Good questions! Likely real-time, as I'm leaning toward FPS controls. AI is meant to have behavioral settings like aggressiveness and the ability to select them, select an item or ability, and select a target. AI can be grouped under a leader so that the leader acts like a grouping key in an RTS. 


As noted above, I think it will really be bad if players occupy the same space. I remember an Aliens console game that did this and how weird it looked to see a half dozen colonial marines all merge and demerge from the same spot. That was using 3d with an isometric camera, so I think FPS would look even worse.


As for swapping, that might work. Two party animations are usually very finicky, though, so I'd have to test it out.

In Topic: Taking A Group of AI Followers Indoors

15 November 2014 - 11:04 PM

Thanks for the replies!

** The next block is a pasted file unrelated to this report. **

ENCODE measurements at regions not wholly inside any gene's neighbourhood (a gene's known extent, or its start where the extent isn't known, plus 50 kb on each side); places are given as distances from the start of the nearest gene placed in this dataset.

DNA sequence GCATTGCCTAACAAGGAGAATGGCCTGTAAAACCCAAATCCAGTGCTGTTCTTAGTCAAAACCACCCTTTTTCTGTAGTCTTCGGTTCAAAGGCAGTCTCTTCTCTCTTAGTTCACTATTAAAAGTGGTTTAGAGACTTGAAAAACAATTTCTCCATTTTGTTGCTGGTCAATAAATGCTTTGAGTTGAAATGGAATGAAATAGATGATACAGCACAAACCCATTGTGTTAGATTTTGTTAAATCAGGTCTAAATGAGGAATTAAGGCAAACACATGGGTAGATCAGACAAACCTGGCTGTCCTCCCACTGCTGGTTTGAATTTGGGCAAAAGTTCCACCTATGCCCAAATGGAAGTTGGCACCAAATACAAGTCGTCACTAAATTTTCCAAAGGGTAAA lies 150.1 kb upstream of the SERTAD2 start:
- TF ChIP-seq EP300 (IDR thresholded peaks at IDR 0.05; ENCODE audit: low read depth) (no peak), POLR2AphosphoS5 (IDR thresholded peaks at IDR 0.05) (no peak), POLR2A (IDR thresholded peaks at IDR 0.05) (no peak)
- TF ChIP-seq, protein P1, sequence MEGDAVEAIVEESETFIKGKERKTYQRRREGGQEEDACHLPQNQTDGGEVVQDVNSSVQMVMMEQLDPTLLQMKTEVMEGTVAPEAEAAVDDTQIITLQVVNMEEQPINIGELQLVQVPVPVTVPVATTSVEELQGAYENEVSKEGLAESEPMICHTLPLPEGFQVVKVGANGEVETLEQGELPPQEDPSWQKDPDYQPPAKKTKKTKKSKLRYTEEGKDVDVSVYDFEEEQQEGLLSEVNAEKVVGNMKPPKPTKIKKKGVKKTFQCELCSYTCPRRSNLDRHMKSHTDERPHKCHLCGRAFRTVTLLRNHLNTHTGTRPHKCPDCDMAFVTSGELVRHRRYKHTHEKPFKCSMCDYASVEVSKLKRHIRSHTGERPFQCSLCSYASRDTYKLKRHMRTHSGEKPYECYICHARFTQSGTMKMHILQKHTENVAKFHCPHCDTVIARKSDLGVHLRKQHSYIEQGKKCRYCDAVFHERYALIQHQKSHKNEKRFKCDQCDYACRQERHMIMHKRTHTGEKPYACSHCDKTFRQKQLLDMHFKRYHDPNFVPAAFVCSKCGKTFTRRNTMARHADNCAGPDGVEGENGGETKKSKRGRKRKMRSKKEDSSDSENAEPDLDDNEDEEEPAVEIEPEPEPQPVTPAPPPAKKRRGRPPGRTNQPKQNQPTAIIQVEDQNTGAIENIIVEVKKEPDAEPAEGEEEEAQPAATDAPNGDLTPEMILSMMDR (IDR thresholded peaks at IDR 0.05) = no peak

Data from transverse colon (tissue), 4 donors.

Allow the player to walk through their followers, or always leave enough width to fit the follower + player.


I think allowing walk through is going to produce some pretty hideous visual artifacts (characters faces merging, gear like guns sticking through chests, possible z-fighting as character polys overlap). Width requires uniformly sized characters, which isn't a limit I exactly want to take on unless there's no other good choice. 


Then they lose that follower, unless you teleport them. This isn't really relevant to the initial question though.